©2020 Greenberg Traurig, LLP. All rights reserved.


About this Author

William B. Mack, Greenberg Traurig Law Firm, New York, Finance Law Attorney

William B. Mack is part of the firm’s government affairs and financial regulatory and compliance groups. He is experienced in advising companies on regulatory and compliance matters relating to the Securities and Exchange Commission regulations, the Exchange Act, Anti-Money Laundering laws and Financial Industry Regulatory Authority (FINRA) rules.

William’s practice involves all aspects of broker-dealer regulation, including Self-Regulatory Organization (SRO) membership, supervision, employment, research, soft dollar arrangements, chaperoning of...

Barbara Jones, Greenberg Traurig Law Firm, Los Angeles, Private Equity, Corporate and Energy Law Attorney

Barbara A. Jones is a member of the firm’s Global Securities practice group and co-chairs the firm's Blockchain Task Force. She is also co-coordinator of the firm’s interdisciplinary Conflict Minerals Compliance Initiative. Barbara maintains a diverse corporate and securities law practice across industry groups, emphasizing complex international and domestic transactions, including blockchain/cryptocurrency transactions, private and public financings (including ICOs), dual listings, mergers and acquisitions, strategic collaborations and joint ventures, and licensing transactions. Her practice includes serving as a trusted advisor to public and private company boards of directors on governance and complex regulatory reporting and compliance issues. Barbara's clients include financial institutions, private equity and venture capital groups, and companies in blockchain, life sciences and biotechnology, information technology, energy (traditional and renewable), mining, defense and security, telecommunications, media, entertainment and sports. Barbara is also active in the representation of Olympic athletes and sports-related organizations.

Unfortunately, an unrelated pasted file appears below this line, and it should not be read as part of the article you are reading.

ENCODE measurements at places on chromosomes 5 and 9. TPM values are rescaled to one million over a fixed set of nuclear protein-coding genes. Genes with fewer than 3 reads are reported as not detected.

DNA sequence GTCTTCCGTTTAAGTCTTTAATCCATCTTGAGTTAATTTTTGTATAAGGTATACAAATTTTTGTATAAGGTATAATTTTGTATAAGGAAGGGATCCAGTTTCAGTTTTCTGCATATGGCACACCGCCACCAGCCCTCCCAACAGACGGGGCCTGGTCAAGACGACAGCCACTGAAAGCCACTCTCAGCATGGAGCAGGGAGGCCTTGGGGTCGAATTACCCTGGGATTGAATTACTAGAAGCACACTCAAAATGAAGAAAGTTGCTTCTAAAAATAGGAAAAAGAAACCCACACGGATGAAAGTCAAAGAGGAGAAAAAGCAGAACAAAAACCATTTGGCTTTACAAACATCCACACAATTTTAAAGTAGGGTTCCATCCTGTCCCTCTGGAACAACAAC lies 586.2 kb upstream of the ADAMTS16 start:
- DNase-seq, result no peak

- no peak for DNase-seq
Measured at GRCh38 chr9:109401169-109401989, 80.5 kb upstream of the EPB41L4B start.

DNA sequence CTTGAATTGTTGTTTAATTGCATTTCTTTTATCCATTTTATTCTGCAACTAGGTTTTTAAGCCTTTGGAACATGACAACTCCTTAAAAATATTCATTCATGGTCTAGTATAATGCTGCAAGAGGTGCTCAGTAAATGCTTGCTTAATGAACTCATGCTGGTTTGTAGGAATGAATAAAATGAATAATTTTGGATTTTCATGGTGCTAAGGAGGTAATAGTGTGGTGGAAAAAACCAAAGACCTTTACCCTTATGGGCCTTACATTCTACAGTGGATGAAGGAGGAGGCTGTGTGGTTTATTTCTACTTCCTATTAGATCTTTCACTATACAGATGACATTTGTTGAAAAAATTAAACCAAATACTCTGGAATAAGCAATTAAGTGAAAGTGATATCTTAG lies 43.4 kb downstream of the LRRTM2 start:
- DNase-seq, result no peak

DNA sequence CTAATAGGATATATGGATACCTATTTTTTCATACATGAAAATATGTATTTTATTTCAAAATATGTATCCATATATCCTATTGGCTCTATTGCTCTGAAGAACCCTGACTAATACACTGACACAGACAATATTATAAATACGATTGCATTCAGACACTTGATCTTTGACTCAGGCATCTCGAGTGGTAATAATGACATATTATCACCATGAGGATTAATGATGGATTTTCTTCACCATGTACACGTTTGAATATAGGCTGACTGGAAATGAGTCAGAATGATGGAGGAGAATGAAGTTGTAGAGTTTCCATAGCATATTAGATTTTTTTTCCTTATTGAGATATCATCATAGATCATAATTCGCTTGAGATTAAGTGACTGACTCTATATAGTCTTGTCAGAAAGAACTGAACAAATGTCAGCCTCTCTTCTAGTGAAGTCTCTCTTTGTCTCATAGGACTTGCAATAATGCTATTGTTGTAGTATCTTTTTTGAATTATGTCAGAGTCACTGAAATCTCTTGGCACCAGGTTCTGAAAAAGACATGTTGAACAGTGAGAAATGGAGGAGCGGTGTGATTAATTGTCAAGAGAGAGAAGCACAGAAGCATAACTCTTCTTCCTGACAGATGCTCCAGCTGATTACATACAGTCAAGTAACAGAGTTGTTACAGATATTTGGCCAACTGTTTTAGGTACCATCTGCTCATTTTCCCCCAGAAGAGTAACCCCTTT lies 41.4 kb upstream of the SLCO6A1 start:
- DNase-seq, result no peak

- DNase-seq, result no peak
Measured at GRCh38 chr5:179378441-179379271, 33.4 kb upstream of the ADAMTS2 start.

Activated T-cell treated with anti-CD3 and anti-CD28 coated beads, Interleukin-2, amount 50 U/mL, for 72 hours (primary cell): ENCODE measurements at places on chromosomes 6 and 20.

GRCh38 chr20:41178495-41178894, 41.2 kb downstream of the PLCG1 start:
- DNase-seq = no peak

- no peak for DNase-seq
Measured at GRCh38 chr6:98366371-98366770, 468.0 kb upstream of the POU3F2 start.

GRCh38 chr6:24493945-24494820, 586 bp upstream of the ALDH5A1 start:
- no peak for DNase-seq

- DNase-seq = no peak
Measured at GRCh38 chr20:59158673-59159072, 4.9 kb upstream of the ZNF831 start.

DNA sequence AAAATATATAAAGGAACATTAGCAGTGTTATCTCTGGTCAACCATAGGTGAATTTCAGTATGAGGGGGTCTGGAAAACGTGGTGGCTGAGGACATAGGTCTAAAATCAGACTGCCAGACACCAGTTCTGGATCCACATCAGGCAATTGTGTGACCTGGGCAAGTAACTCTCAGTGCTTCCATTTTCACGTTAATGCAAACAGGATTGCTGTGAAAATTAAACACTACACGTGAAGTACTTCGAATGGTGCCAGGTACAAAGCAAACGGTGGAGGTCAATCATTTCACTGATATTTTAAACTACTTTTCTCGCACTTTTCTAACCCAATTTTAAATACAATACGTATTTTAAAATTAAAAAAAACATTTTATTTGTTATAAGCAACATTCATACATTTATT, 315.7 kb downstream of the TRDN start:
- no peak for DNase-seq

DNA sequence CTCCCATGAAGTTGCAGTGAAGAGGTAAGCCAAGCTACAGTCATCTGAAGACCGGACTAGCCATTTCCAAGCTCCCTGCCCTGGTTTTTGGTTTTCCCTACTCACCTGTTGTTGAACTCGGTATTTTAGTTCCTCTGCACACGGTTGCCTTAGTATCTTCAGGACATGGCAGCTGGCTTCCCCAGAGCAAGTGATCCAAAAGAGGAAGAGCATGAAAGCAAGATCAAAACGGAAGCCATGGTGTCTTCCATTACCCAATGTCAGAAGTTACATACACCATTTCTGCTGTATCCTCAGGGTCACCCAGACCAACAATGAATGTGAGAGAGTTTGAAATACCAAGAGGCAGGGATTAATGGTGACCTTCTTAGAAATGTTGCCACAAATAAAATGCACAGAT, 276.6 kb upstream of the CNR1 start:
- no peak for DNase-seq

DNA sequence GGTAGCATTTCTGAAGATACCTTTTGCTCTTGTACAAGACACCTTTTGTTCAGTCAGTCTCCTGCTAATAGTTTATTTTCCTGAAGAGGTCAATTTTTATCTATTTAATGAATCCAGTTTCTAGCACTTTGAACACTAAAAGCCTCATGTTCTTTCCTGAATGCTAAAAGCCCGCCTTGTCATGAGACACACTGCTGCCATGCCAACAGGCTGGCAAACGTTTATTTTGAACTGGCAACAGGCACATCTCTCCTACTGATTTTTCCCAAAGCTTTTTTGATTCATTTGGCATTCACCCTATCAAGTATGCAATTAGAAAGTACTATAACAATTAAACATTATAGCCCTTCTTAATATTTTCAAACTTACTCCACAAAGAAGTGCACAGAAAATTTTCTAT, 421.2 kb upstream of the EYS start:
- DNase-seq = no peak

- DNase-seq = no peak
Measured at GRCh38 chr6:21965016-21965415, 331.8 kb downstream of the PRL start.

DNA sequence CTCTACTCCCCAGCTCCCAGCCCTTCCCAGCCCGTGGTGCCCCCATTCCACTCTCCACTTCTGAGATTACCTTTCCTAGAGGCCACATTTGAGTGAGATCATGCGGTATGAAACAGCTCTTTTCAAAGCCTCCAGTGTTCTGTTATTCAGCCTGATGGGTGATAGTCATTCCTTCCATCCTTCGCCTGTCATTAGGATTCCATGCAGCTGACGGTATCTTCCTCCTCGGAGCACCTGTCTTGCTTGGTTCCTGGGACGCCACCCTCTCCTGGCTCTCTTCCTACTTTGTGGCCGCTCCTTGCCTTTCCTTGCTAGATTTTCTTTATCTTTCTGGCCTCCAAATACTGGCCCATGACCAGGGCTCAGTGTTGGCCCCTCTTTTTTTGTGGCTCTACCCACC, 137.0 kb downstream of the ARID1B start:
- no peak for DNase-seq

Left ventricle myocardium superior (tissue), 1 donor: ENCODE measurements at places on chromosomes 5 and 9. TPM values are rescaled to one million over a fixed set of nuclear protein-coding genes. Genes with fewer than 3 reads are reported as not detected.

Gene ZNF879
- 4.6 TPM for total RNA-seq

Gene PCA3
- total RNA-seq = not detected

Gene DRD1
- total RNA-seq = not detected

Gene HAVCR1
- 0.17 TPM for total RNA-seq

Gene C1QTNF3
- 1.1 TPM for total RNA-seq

Barbara practiced U.S. law in London from 1990 through 2003, and headed the international capital markets practice of a major U.S. law firm from 1999 to 2003 before relocating to Boston. From 1997 to 1999, she served as Vice-President, Assistant General Counsel and Regional Counsel for capital markets with J.P. Morgan Securities Ltd. in Europe, the Middle East and Africa. Since returning to the U.S., she has continued to actively represent public and private companies, private equity groups and investment banks in the European, Scandinavian, African and greater Asian markets, including China.

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Having worked in New York City government in various capacities, India Sneed has an intimate understanding of how to navigate the complexities of local government. India focuses her practice on administrative law and government affairs, as well as economic development and financing initiatives before government agencies.